Local fabrics manufacturers can meet only 35 per cent of the demand for woven fabrics
The global hub for clothing, Bangladesh is still burdened with its high dependency on the woven fabrics from other countries.
The recent disruption in the supply chain due to the pandemic has exposed the constraint wide open for the country and dragged down its exports of woven products by 20 per cent to $13.2 billion in 2020.
Local fabrics manufacturers can meet only 35 per cent of the demand for woven fabrics, while 90 per cent of knitwear fabrics demand are fulfilled domestically.
Bangladesh has always focussed on knitwear products, which is popular in the European markets while woven products are more in demand in the US market, said Sayeed Ahmad Chowdhury, director of Square Denim.
Investment is increasing in the woven sector with the knitwear fabric segment being saturated for more than seven years, he added.
The money flowing into the sector is not enough to meet the growing demand, said several industry experts.
Bangladesh has to import both cotton and yarn for woven fabrics, which discourage manufacturers.
Many are shying away from investing in the sector because the return is very slow and the profit margin is small, said Mohammad Ali Khokon, president of the Bangladesh Textile Mills Association.
It costs about Tk 500-1,000 crore to establish a textile mill for woven fabrics and also has to add dyeing facilities to make the investment viable, he said.
Additionally, investors have to invest in Special Economic Zones while many owners who have already invested in lands are not getting the necessary permissions.
Uninterrupted electricity is required for the computerised technology-driven manufacturing unit for woven fabrics and such quality power supply is still not readily available with captive power and special economic zones not fully ready, Khokon said.
Gas connection is another constraint that needs to be addressed, said Abdus Salam Murshedy, managing director of Envoy Textile.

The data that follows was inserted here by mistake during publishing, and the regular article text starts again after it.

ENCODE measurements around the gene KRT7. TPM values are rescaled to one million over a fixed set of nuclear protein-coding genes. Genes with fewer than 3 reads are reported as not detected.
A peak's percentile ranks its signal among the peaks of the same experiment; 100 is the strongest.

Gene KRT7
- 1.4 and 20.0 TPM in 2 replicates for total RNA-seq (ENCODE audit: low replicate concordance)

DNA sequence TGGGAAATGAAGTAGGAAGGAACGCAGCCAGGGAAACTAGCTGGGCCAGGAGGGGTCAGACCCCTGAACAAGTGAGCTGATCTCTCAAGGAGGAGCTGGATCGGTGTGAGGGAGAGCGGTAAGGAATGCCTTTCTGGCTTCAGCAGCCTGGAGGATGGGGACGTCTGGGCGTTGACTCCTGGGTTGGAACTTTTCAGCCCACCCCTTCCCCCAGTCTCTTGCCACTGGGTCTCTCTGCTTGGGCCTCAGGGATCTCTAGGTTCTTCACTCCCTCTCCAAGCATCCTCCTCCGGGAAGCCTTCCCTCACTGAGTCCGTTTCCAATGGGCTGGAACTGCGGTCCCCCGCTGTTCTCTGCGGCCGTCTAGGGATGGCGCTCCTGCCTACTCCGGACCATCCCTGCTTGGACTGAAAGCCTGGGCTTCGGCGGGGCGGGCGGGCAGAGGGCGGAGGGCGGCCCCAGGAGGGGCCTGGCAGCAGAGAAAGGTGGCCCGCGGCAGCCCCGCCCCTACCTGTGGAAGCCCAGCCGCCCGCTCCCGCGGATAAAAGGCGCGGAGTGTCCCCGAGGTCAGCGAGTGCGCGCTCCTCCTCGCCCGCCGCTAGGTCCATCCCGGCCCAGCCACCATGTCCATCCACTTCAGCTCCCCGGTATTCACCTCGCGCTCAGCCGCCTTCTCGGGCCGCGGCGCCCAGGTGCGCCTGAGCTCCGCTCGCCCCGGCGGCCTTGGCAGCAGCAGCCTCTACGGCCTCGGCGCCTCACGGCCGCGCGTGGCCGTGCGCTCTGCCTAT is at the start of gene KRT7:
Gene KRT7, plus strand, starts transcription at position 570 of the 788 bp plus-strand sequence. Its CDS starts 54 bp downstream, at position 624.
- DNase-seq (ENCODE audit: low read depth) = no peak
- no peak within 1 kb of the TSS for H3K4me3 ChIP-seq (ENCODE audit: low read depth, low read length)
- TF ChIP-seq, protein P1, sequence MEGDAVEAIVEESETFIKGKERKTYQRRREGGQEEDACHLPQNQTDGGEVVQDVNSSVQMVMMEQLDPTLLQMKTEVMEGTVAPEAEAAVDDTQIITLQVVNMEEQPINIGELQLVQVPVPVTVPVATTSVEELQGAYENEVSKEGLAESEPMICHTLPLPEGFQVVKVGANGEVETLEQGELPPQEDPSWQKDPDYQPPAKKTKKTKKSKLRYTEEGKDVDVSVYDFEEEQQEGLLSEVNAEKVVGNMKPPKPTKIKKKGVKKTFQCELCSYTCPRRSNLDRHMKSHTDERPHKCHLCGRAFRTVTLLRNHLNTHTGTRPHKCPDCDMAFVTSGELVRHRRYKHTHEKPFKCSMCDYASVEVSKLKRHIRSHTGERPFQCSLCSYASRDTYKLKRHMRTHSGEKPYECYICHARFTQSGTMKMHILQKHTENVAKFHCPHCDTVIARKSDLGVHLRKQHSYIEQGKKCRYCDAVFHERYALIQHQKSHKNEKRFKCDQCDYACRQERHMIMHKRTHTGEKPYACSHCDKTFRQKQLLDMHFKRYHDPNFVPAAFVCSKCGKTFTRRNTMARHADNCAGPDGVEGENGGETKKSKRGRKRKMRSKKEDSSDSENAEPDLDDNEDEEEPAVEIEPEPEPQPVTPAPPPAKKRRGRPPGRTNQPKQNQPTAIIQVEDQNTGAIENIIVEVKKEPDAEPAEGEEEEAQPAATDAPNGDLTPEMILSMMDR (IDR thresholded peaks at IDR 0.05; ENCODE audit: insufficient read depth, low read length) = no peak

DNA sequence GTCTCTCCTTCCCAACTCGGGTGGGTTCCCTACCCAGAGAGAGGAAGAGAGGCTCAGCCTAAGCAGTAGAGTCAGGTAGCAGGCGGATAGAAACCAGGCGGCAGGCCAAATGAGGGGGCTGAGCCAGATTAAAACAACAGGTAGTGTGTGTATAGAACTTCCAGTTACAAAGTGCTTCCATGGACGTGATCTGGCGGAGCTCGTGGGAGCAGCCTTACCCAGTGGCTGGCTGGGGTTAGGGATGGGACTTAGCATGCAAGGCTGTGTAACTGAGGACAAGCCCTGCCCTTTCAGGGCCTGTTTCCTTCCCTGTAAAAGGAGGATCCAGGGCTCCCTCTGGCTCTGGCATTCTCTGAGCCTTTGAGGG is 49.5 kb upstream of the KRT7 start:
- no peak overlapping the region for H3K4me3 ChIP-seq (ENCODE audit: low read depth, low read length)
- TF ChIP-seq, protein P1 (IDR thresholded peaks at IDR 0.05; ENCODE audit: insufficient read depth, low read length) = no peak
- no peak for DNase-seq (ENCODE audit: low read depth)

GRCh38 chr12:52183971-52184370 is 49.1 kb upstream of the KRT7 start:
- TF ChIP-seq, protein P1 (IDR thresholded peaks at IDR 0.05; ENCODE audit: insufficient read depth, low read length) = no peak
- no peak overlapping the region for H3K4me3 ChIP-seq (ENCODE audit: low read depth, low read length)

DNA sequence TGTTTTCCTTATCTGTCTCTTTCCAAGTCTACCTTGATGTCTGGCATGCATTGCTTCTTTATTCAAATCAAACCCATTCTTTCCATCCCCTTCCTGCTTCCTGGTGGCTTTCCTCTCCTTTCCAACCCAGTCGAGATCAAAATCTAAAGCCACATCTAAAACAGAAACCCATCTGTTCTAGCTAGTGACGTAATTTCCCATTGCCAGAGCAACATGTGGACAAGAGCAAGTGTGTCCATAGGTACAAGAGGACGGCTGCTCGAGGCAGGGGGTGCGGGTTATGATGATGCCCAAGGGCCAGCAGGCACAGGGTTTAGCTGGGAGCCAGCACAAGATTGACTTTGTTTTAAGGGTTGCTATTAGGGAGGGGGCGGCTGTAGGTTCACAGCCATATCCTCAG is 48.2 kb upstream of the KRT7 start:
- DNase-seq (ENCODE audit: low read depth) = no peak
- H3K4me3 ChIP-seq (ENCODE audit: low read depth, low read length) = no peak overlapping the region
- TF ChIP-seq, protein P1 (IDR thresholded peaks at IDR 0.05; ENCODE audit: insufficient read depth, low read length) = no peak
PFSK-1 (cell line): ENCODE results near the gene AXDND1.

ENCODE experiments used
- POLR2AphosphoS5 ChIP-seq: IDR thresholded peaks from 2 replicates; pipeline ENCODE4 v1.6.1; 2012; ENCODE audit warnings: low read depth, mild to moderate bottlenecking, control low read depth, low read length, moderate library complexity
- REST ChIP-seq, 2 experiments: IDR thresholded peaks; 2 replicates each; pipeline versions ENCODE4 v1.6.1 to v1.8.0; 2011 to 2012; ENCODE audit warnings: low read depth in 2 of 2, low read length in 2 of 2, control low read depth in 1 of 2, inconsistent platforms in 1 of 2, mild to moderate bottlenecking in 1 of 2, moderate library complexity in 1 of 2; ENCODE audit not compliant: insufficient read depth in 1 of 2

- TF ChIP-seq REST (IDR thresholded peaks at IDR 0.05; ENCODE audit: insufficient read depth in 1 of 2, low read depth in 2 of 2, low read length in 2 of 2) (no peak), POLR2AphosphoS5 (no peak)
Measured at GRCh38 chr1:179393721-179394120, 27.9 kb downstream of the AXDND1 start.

Lack of innovation, research, skilled workforce and technicians are issues that discourage investment.
Furthermore, the manufacturers will also have to ensure the fabric quality because garment exporters will not use locally manufactured fabrics from misused bonded warehouse facilities.
Bangladesh is competing with China and Pakistan, which have better access to raw materials, said Saiful Islam, manager (marketing) of Ha-Meem Denim.
Thus, it is very crucial for Bangladesh for making investments in research and innovation to develop fabrics and train its people accordingly, said Islam.
Attracting direct foreign investment may be a solution for transferring knowledge within the industry, he added.
“We lack the capacity in backward linkage industry and yet the relative progress in the primary textile sector is impressive,” said Rubana Huq, president of the Bangladesh Garment Manufacturers and Exporters Association.
Vertical integration of the garment units or standalone manufacturing facilities in the primary textile industry, especially in the woven sector, is a need of the time, not only to be cost and time competitive but also to be equipped to face the double transformation rules of origin in the post-LDC era, Huq said.
Most of all the future investments in the textile industry should have the priority on material diversification since the global market is shifting its focus more toward non-cotton because of functionality and sustainability, she added.
As of 2019, there are 430 yarn manufacturing mills, 802 fabrics manufacturing mills, and 244 dyeing-printing finishing mills in Bangladesh, along with 32 denim fabrics manufacturing mills and 22 home textile manufacturing mills, according to the BTMA